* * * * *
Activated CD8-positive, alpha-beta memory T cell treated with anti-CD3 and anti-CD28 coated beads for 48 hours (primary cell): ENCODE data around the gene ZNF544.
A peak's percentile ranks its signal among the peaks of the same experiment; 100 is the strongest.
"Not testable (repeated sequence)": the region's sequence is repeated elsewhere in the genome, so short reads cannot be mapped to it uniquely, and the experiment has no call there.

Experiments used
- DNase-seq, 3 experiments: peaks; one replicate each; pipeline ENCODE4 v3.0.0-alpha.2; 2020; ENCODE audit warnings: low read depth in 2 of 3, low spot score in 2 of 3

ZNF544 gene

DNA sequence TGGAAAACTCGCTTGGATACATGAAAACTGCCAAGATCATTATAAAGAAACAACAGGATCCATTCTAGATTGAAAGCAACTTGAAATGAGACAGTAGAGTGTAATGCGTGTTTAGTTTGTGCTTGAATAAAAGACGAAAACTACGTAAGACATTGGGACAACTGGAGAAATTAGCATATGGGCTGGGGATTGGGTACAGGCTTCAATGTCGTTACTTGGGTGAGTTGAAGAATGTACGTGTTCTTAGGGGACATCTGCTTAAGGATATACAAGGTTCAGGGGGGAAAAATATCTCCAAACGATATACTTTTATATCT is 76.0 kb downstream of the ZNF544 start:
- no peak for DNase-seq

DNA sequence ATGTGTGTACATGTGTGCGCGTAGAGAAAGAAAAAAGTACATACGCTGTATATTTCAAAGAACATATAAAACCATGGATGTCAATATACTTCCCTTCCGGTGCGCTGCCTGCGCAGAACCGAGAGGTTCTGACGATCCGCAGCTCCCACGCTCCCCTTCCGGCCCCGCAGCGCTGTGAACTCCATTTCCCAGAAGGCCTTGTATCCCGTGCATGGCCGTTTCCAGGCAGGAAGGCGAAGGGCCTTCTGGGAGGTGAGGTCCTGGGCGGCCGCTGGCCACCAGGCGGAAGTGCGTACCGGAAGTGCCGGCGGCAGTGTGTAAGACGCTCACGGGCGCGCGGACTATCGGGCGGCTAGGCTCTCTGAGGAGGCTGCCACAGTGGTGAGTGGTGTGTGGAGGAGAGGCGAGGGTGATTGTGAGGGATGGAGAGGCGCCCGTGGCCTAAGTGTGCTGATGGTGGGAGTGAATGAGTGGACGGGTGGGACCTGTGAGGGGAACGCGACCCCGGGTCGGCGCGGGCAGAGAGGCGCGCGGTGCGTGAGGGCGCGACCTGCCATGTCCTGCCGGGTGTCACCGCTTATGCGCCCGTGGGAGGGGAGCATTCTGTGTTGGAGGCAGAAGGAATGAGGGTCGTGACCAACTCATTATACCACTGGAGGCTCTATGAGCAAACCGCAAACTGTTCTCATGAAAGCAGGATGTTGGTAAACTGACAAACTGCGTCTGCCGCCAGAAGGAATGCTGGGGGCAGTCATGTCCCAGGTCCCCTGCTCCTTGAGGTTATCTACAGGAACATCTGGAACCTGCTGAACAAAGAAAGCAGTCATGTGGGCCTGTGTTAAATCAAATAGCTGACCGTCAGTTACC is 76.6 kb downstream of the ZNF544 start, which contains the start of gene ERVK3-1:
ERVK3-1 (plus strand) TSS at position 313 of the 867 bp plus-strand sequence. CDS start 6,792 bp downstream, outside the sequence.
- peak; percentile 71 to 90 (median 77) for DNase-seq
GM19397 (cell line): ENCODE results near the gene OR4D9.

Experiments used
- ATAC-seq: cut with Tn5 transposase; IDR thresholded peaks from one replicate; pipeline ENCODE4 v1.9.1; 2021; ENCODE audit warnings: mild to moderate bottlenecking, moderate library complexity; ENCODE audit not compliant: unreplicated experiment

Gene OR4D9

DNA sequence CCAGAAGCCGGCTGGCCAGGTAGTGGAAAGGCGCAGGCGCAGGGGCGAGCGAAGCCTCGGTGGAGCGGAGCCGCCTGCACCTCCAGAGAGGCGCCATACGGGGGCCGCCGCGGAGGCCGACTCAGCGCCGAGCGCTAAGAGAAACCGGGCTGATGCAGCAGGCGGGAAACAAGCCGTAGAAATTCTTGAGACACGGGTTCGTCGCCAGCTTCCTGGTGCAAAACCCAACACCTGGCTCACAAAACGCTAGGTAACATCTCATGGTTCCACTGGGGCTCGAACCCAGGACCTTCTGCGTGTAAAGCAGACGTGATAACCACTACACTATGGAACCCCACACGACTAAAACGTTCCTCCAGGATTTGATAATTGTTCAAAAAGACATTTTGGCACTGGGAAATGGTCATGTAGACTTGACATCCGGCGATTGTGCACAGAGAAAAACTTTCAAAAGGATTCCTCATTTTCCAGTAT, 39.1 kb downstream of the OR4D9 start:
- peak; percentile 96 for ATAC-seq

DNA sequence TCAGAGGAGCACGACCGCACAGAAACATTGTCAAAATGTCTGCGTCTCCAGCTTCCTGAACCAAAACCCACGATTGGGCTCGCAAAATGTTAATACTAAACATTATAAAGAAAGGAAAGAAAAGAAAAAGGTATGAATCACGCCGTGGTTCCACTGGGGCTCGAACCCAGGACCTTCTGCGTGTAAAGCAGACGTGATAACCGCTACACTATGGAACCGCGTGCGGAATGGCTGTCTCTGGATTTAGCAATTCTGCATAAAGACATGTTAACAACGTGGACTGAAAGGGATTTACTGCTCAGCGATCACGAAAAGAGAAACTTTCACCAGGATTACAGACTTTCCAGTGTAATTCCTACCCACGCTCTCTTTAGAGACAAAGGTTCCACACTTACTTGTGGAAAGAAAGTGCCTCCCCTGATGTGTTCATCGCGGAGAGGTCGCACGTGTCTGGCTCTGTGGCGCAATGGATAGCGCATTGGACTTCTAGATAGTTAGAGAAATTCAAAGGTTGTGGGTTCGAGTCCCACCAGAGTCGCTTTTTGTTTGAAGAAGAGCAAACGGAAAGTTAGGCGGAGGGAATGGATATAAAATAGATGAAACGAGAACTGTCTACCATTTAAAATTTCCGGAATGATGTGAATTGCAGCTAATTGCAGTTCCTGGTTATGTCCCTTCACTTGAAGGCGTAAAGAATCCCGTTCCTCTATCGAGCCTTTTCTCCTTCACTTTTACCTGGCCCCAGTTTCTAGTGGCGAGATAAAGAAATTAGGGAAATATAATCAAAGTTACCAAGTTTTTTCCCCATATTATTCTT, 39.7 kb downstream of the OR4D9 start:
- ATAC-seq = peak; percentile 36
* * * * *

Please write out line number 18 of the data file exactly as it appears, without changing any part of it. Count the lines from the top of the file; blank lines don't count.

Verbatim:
DNA sequence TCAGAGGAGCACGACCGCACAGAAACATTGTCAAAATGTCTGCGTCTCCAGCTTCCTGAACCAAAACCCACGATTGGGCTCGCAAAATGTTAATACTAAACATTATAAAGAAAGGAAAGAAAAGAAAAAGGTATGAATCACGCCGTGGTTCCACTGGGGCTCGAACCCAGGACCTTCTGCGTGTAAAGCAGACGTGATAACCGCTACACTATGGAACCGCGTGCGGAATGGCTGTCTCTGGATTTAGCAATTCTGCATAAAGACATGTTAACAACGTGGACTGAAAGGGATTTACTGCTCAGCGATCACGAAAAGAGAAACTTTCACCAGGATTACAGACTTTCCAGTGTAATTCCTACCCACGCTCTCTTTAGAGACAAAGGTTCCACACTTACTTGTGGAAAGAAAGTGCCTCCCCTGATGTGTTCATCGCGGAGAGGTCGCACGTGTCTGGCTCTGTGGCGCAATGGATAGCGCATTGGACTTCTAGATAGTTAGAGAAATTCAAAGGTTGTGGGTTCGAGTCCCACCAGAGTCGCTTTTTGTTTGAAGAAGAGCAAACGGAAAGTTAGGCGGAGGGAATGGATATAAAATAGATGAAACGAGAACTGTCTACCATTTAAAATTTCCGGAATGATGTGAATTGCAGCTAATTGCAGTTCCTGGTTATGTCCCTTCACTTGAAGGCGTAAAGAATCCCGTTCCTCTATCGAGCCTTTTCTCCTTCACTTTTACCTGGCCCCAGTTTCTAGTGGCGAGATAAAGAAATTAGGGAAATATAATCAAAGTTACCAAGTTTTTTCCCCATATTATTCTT, 39.7 kb downstream of the OR4D9 start: